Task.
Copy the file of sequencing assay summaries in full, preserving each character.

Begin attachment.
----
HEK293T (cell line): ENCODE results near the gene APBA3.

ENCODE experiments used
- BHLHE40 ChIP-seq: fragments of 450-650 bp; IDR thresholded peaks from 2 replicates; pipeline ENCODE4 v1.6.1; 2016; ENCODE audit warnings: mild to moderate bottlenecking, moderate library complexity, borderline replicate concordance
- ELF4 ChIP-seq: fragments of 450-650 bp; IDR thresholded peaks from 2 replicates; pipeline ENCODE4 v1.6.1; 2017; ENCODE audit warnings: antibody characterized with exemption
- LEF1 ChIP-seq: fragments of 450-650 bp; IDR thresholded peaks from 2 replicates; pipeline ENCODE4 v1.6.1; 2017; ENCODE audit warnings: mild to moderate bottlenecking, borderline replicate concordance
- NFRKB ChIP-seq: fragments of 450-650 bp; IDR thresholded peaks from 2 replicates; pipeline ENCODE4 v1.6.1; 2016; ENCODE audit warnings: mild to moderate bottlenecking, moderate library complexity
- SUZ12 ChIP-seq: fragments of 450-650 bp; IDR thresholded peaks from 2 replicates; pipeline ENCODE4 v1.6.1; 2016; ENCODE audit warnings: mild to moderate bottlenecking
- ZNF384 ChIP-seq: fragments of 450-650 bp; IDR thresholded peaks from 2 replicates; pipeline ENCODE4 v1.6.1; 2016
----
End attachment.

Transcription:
HEK293T (cell line): ENCODE results near the gene APBA3.

ENCODE experiments used
- BHLHE40 ChIP-seq: fragments of 450-650 bp; IDR thresholded peaks from 2 replicates; pipeline ENCODE4 v1.6.1; 2016; ENCODE audit warnings: mild to moderate bottlenecking, moderate library complexity, borderline replicate concordance
- ELF4 ChIP-seq: fragments of 450-650 bp; IDR thresholded peaks from 2 replicates; pipeline ENCODE4 v1.6.1; 2017; ENCODE audit warnings: antibody characterized with exemption
- LEF1 ChIP-seq: fragments of 450-650 bp; IDR thresholded peaks from 2 replicates; pipeline ENCODE4 v1.6.1; 2017; ENCODE audit warnings: mild to moderate bottlenecking, borderline replicate concordance
- NFRKB ChIP-seq: fragments of 450-650 bp; IDR thresholded peaks from 2 replicates; pipeline ENCODE4 v1.6.1; 2016; ENCODE audit warnings: mild to moderate bottlenecking, moderate library complexity
- SUZ12 ChIP-seq: fragments of 450-650 bp; IDR thresholded peaks from 2 replicates; pipeline ENCODE4 v1.6.1; 2016; ENCODE audit warnings: mild to moderate bottlenecking
- ZNF384 ChIP-seq: fragments of 450-650 bp; IDR thresholded peaks from 2 replicates; pipeline ENCODE4 v1.6.1; 2016